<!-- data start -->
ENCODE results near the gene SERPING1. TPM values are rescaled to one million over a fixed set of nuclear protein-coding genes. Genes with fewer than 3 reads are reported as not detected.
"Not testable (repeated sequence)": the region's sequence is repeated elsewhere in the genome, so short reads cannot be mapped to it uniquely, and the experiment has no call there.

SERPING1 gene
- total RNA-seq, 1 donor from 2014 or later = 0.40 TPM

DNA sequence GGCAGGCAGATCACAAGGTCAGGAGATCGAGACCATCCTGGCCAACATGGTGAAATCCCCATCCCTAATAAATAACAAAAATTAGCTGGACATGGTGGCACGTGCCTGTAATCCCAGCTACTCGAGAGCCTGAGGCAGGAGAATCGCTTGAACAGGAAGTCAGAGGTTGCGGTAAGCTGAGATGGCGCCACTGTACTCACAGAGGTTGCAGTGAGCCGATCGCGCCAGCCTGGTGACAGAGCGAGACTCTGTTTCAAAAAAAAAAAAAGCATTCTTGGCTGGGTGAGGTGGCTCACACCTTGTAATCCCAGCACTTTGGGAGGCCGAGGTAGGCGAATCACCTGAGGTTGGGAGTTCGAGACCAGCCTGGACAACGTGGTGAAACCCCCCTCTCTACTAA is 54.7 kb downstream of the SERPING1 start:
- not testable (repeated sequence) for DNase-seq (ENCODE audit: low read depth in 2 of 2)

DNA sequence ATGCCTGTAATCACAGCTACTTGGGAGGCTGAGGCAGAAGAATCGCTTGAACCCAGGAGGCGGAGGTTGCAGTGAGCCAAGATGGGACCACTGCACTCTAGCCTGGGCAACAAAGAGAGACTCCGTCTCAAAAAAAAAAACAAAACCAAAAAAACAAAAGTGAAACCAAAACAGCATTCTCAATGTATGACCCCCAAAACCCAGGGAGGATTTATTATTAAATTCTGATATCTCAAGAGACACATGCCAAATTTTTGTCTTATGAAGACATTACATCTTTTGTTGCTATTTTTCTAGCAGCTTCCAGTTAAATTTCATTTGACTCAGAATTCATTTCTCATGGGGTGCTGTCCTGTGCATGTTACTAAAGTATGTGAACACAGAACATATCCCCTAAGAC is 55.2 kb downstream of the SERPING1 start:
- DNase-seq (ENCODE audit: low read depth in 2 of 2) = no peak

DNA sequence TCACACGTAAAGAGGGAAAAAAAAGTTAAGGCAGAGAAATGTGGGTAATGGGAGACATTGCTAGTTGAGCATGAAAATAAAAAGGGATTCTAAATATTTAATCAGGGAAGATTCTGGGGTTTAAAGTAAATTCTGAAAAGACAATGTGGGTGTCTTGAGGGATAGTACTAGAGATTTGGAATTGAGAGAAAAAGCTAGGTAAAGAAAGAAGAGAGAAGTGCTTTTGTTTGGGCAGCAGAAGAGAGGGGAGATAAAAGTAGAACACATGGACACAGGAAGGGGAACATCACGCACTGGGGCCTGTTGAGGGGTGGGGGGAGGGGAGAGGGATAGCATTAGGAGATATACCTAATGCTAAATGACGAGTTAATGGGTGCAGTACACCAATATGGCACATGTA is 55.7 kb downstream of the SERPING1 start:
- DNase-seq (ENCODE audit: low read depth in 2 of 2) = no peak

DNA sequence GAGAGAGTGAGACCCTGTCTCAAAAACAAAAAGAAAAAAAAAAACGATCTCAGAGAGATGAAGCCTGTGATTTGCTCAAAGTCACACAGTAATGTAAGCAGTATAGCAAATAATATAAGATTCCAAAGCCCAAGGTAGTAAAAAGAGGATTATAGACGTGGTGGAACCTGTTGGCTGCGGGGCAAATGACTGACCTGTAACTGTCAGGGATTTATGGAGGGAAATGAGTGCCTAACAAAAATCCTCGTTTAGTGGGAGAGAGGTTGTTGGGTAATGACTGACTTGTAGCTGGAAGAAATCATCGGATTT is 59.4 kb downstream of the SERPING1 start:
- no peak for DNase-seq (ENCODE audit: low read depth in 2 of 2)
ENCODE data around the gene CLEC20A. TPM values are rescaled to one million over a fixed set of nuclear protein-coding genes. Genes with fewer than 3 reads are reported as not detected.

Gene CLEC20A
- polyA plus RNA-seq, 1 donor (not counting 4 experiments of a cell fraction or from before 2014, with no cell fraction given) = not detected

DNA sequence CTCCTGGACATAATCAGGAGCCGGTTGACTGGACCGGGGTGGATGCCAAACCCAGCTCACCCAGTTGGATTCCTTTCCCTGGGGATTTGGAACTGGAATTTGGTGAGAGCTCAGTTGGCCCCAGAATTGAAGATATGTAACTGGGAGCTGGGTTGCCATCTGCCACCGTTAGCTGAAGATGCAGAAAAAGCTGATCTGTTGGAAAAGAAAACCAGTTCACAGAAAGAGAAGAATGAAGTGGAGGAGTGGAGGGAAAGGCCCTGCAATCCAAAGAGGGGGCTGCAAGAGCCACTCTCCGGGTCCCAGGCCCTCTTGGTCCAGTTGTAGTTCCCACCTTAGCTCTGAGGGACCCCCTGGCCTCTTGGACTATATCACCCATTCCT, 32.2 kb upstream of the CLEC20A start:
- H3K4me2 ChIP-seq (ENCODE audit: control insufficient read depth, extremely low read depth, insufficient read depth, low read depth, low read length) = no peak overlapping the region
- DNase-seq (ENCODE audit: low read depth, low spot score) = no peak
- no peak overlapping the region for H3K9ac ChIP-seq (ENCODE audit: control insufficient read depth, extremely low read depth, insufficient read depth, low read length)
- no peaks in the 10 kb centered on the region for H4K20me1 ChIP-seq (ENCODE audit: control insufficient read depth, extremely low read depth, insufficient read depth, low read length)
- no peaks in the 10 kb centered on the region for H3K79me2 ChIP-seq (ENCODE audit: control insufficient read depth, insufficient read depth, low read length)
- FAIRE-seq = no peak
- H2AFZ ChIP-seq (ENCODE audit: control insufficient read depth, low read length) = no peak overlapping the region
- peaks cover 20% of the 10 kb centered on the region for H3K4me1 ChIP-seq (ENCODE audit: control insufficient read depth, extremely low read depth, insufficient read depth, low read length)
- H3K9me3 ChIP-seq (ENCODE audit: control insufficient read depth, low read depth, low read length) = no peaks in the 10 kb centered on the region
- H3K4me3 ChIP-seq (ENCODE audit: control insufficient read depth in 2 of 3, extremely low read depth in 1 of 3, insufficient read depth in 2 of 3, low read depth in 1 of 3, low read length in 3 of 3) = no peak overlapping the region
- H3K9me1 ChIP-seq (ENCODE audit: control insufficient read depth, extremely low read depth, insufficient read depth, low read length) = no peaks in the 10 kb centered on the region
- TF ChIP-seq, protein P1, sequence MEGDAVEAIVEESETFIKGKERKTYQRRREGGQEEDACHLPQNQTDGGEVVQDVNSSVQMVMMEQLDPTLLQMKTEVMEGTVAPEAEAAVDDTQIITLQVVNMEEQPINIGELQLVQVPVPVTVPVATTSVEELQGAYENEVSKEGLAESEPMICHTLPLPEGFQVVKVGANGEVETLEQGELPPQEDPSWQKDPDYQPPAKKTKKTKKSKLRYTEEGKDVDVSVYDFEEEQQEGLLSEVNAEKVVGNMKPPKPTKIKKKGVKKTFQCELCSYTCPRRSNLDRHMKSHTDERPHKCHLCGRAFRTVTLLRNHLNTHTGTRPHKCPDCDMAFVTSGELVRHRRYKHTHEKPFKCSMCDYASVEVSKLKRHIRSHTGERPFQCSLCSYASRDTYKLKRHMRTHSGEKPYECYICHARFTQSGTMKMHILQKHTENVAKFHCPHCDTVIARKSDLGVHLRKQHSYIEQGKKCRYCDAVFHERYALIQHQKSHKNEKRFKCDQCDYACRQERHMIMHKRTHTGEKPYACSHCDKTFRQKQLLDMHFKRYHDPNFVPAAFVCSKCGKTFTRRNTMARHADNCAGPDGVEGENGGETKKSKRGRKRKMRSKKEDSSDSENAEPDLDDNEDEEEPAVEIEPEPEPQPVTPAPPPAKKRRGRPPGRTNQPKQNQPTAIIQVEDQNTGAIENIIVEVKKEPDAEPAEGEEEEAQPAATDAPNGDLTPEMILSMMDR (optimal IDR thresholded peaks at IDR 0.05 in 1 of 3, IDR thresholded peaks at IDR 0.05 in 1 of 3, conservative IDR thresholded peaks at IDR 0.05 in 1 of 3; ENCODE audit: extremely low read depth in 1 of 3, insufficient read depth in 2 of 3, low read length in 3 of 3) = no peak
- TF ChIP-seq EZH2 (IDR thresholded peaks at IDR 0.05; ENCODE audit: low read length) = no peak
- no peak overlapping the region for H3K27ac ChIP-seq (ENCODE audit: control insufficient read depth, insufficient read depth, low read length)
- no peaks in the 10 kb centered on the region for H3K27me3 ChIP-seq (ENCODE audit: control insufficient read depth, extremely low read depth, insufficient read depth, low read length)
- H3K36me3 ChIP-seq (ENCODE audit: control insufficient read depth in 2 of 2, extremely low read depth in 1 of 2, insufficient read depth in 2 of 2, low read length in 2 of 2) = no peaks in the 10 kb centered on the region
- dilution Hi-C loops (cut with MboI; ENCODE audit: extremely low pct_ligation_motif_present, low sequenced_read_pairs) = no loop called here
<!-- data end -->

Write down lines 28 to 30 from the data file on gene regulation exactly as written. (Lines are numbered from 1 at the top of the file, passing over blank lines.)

- TF ChIP-seq, protein P1, sequence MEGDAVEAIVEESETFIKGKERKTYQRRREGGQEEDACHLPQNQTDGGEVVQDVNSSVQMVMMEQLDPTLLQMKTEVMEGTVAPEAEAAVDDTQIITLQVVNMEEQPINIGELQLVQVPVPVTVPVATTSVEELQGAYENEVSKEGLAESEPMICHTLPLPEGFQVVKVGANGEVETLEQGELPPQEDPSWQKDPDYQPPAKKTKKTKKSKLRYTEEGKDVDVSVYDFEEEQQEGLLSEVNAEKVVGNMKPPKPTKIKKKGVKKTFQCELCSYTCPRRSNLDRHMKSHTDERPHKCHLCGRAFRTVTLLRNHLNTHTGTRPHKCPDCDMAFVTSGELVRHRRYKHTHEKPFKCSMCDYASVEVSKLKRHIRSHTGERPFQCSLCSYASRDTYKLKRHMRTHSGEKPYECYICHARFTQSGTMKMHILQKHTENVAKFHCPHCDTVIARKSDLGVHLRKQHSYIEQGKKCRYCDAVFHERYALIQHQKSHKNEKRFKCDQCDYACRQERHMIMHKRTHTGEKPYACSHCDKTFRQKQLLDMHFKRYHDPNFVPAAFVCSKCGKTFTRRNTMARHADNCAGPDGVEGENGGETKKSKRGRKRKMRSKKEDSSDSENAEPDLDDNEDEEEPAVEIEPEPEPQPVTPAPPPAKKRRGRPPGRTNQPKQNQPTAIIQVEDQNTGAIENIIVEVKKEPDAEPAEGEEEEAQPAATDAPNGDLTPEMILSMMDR (optimal IDR thresholded peaks at IDR 0.05 in 1 of 3, IDR thresholded peaks at IDR 0.05 in 1 of 3, conservative IDR thresholded peaks at IDR 0.05 in 1 of 3; ENCODE audit: extremely low read depth in 1 of 3, insufficient read depth in 2 of 3, low read length in 3 of 3) = no peak
- TF ChIP-seq EZH2 (IDR thresholded peaks at IDR 0.05; ENCODE audit: low read length) = no peak
- no peak overlapping the region for H3K27ac ChIP-seq (ENCODE audit: control insufficient read depth, insufficient read depth, low read length)